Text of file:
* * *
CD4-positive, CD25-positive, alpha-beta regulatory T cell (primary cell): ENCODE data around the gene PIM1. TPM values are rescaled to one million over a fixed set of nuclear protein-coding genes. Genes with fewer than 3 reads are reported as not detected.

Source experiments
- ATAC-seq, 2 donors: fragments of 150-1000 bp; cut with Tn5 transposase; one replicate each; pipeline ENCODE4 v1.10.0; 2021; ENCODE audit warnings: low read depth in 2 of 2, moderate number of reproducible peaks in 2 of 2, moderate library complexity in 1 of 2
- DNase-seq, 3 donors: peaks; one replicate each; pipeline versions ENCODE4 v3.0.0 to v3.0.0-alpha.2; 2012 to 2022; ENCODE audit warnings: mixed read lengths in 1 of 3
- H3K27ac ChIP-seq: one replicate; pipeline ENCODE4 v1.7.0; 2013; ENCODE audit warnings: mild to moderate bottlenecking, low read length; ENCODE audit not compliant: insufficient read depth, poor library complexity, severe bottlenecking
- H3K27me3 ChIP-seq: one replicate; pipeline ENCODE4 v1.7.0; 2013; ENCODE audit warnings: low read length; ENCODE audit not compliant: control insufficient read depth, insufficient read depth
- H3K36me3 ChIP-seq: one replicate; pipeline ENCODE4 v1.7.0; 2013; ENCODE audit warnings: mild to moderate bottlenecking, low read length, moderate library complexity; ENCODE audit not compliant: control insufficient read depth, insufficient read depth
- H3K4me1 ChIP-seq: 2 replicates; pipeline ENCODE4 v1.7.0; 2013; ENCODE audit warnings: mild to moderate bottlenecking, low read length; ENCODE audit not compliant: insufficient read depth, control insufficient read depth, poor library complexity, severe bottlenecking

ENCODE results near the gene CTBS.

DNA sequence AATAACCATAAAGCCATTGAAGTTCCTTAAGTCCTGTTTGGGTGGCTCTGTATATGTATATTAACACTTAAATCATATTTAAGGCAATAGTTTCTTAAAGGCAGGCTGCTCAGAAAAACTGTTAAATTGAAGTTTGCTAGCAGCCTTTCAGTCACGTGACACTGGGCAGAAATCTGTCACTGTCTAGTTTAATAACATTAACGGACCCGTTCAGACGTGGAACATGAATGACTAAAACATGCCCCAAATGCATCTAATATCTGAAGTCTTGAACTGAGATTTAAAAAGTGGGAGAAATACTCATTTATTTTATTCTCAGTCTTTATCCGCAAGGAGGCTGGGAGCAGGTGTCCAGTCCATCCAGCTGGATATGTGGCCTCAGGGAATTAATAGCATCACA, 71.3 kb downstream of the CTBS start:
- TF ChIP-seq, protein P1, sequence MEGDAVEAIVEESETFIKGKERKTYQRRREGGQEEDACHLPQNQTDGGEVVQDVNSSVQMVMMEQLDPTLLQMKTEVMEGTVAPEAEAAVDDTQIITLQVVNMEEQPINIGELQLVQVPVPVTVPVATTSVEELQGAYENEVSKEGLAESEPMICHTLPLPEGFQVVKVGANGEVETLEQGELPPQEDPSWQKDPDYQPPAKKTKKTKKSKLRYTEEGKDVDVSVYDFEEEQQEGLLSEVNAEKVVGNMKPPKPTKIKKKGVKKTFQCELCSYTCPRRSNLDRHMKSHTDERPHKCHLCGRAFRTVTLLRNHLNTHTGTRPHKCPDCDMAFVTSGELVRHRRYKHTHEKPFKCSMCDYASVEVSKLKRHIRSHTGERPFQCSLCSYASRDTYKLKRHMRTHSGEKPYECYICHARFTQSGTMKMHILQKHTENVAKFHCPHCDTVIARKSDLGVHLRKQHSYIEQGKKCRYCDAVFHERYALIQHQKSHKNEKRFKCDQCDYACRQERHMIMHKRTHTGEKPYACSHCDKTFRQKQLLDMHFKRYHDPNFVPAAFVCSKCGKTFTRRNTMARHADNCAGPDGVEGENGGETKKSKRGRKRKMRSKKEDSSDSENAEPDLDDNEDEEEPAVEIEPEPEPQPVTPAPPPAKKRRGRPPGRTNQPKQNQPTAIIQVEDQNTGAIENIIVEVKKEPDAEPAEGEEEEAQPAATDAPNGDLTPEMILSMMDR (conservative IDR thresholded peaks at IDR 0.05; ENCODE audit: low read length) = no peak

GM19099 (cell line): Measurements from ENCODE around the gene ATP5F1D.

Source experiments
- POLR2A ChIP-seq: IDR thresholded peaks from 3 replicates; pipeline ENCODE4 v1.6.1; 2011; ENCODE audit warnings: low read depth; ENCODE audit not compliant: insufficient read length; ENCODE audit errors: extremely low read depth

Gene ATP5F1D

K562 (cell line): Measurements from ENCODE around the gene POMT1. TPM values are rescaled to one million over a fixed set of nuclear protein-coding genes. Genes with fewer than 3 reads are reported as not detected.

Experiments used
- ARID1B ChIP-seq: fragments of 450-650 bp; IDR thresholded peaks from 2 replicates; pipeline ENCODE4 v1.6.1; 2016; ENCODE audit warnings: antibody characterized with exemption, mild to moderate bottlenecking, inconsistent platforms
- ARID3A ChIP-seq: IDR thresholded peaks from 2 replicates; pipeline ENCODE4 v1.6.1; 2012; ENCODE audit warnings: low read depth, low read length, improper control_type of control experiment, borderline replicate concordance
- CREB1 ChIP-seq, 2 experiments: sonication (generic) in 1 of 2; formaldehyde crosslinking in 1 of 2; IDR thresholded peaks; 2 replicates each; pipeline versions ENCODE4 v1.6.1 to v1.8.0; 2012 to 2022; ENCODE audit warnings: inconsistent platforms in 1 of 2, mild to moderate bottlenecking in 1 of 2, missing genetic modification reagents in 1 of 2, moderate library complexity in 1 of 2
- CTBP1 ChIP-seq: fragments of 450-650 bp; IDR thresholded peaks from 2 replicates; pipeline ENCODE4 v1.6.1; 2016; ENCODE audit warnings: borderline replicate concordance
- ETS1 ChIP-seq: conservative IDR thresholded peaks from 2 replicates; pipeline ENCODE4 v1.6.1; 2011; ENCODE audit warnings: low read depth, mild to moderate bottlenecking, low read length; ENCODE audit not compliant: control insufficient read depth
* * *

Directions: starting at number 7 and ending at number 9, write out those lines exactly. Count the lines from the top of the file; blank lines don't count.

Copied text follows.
- H3K36me3 ChIP-seq: one replicate; pipeline ENCODE4 v1.7.0; 2013; ENCODE audit warnings: mild to moderate bottlenecking, low read length, moderate library complexity; ENCODE audit not compliant: control insufficient read depth, insufficient read depth
- H3K4me1 ChIP-seq: 2 replicates; pipeline ENCODE4 v1.7.0; 2013; ENCODE audit warnings: mild to moderate bottlenecking, low read length; ENCODE audit not compliant: insufficient read depth, control insufficient read depth, poor library complexity, severe bottlenecking

ENCODE results near the gene CTBS.